The earliest toy trains were made of lead and had no moving parts. Some had wheels which flipped, but these had to be pushed or pulled. A few of the early 19th-century push toy trains were made of tinplate, like the large, durable, stylized locomotive toys from the U.S., that were painted red and gold and decorated with hearts and flowers. model trains ho scale
Around 1875, technological advancements in materials and manufacturing allowed tin to be scraped, cut, wrapped, and lithographed faster than ever before.
Toy trains were revolutionized when Märklina German company that specialized in doll house accessories, sought to create an equal toy for boys in which a continuous revenue stream could be ensured by selling add-on accessories for years after the initial purchase. In addition to boxed sets comprising a train and track, Märklin offered extra track, rolling stock, and buildings offered separately, creating the predecessor to the modern model train layout featuring scenery and buildings in addition to a working train.
Electric trains followed, with the first appearing in 1897, made by the U.S. company Carlisle & Finch. As residential use of power became more prevalent in the early 20th century, electrical trains gained popularity and as time went on, these electrical trains grew in sophistication, gaining lighting, the ability to change direction, to emit a whistling noise, to smoke, to couple and uncouple cars and even load and unload freight. Toy trains by the first half of the 20th century were frequently made of lithographed tin; later trains were frequently made mainly of plastic.
Before the 1950s, there was little distinction between toy trains and model railroads–model railroads were toys by definition. Pull toys and wind-up trains were marketed towards children, while electrical trains were marketed towards teens, especially teenaged boys.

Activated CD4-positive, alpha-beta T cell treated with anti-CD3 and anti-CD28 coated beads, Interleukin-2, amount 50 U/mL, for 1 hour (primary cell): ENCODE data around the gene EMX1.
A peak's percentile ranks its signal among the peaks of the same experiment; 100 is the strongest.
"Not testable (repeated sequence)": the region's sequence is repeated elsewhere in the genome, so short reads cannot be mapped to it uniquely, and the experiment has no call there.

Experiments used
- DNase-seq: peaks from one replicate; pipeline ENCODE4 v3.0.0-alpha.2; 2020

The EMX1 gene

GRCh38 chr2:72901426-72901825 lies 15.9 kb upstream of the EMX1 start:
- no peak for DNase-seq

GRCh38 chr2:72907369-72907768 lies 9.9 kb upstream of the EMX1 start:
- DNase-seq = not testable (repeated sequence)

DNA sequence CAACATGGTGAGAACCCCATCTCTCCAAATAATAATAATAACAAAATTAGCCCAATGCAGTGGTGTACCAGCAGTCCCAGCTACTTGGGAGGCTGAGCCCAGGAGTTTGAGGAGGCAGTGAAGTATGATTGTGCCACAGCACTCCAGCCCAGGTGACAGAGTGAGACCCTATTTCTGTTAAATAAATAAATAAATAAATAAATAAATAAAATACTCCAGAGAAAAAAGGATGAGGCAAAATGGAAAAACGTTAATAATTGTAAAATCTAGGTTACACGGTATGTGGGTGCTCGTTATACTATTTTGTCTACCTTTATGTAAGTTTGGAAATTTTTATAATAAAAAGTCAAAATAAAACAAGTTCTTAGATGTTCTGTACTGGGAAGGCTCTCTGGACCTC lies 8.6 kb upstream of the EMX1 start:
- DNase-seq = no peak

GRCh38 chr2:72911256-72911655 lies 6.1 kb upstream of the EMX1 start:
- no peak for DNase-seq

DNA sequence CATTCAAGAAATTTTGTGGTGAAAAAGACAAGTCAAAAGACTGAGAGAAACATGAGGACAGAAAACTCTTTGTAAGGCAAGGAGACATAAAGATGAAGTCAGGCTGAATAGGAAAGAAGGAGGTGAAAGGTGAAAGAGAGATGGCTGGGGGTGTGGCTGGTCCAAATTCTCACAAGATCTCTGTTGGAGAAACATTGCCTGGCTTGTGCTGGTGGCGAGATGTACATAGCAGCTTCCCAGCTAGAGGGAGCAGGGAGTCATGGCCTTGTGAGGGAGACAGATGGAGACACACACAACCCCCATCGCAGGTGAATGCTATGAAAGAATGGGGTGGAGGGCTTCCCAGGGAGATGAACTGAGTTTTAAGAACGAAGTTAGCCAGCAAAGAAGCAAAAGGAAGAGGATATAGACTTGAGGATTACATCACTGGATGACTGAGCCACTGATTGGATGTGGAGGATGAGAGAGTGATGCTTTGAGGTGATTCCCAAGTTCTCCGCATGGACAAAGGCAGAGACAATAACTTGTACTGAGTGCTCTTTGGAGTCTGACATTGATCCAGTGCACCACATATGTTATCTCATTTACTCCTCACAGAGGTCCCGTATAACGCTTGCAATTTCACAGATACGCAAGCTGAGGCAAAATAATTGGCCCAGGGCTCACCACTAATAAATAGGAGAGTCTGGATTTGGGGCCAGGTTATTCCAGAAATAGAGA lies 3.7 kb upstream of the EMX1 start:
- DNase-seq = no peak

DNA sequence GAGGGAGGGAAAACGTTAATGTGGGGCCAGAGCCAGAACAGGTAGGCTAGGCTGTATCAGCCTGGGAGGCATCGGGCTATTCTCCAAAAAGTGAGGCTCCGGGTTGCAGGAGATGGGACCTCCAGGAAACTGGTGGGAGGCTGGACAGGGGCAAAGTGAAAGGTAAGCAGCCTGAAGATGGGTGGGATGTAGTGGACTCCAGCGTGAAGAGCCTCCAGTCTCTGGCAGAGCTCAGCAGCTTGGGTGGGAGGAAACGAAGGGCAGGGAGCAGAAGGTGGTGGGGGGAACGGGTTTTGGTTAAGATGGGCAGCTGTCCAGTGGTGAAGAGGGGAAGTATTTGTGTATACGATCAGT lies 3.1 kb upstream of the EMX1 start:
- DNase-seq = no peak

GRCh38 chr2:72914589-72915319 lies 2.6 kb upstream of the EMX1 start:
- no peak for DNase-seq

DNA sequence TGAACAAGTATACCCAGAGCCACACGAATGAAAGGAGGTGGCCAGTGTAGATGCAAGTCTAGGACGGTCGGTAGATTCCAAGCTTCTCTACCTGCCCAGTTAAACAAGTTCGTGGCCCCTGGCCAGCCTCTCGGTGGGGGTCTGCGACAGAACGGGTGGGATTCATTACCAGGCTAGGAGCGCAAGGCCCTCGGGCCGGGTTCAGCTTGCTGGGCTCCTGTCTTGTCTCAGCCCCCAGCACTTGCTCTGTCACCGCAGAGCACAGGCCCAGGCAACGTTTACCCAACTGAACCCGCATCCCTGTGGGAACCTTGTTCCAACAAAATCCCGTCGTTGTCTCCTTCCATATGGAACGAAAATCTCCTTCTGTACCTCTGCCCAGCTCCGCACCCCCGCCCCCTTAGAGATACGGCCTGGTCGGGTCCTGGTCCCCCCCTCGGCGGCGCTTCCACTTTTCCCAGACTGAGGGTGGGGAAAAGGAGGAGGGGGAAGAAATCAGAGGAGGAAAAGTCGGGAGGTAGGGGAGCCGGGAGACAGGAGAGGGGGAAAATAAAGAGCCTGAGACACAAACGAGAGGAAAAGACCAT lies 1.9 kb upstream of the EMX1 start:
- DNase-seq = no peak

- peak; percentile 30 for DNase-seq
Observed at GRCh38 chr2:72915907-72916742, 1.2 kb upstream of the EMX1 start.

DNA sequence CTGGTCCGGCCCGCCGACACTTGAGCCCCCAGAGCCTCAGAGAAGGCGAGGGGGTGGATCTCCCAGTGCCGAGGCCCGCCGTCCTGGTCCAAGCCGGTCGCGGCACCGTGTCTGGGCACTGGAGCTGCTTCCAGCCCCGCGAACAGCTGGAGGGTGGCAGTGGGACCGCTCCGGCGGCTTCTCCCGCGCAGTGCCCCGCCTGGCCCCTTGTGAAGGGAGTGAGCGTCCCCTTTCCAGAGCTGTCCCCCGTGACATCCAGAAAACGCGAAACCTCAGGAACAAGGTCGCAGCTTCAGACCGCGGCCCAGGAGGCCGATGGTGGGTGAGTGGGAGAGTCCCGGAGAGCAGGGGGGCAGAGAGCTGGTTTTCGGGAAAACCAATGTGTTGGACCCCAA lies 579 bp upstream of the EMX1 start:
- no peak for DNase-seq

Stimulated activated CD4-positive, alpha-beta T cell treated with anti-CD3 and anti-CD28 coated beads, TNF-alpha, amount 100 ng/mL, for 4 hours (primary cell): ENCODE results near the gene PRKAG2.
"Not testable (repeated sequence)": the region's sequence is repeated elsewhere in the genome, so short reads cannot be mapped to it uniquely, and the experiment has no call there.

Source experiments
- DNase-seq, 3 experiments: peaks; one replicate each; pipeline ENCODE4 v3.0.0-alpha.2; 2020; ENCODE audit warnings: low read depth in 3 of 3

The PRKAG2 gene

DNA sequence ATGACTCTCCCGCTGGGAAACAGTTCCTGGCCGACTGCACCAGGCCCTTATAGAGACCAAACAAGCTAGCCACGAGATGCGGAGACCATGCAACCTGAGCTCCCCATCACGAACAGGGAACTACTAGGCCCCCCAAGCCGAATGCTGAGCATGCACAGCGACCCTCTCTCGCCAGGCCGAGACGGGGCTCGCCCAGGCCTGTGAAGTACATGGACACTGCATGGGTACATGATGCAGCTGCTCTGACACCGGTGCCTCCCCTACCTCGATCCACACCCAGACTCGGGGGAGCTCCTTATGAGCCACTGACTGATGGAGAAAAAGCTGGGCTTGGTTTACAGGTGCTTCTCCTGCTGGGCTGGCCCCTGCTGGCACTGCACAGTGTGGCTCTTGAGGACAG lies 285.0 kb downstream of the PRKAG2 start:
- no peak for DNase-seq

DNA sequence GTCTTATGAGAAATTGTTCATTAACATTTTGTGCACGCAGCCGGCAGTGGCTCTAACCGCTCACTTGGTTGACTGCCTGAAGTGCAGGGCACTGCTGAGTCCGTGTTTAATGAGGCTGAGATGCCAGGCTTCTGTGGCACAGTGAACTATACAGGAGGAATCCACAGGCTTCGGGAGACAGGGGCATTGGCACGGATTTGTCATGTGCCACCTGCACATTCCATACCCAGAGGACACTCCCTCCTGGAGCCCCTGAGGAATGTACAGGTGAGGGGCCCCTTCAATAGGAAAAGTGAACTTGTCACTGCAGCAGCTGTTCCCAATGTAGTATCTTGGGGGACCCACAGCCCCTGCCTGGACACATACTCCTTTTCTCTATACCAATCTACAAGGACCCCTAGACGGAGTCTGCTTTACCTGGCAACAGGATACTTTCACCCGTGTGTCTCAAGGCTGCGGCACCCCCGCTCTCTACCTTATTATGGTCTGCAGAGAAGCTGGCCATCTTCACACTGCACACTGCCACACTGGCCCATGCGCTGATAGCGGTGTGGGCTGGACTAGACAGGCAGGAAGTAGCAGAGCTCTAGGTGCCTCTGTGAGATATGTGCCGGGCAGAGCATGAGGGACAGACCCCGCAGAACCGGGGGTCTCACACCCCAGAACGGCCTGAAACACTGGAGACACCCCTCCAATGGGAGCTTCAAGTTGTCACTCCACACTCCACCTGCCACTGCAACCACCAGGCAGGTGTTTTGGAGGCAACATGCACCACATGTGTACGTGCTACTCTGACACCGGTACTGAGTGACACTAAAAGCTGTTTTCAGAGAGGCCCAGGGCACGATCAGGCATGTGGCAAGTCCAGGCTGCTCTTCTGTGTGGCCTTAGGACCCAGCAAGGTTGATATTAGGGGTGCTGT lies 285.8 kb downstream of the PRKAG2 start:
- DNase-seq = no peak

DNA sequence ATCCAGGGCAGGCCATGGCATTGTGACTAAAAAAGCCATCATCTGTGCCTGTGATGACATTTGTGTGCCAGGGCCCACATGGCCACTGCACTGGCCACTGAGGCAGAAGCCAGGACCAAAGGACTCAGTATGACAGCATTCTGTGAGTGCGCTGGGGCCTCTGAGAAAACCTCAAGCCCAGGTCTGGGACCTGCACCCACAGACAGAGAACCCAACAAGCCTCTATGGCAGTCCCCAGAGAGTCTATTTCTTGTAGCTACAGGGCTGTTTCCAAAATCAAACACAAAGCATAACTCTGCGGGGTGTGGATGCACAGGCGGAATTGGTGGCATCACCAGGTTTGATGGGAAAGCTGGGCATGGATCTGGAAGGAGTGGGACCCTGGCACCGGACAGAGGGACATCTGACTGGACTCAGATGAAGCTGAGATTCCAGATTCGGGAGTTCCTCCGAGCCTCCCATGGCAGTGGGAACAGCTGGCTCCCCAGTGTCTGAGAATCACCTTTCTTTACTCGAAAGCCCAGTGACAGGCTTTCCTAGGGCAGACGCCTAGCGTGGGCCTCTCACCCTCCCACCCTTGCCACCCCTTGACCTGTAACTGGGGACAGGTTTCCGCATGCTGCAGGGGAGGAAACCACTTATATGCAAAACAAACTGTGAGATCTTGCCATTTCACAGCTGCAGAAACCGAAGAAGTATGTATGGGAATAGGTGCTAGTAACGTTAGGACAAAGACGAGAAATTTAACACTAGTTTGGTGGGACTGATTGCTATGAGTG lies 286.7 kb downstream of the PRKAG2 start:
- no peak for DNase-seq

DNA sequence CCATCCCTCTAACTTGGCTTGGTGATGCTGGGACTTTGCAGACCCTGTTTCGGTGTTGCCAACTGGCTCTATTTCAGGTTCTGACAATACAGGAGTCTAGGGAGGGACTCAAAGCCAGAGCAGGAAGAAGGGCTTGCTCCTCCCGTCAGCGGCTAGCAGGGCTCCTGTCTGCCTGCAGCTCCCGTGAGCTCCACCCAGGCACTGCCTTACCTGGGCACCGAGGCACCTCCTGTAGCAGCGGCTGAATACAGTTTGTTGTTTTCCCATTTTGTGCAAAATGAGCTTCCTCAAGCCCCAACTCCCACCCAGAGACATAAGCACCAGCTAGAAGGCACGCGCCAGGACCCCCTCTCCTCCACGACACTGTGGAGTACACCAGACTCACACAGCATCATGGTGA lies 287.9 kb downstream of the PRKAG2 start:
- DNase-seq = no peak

Now, S gauge and O gauge railroads are still considered toy trains even by their adherents and are often accessorized with semi-scale model buildings by Plasticville or K-Line (who owns the rights to the Plasticville-like buildings created by Marx from the 1950s into the 1970s). However, as a result of their high cost, one is more likely to locate an HO scale or N scale train set at a toy shop than an O scale collection.
Many modern electrical toy trains comprise sophisticated electronic equipment that emit digitized sound effects and allow the operator to securely and easily run several remote control trains on a single loop of track. In recent decades, many toy rail operators may operate a train using a TV camera at the front part of the motor and hooked up to a display, such as pc monitor. This will show a picture, like that of a genuine (smaller size) railroad)
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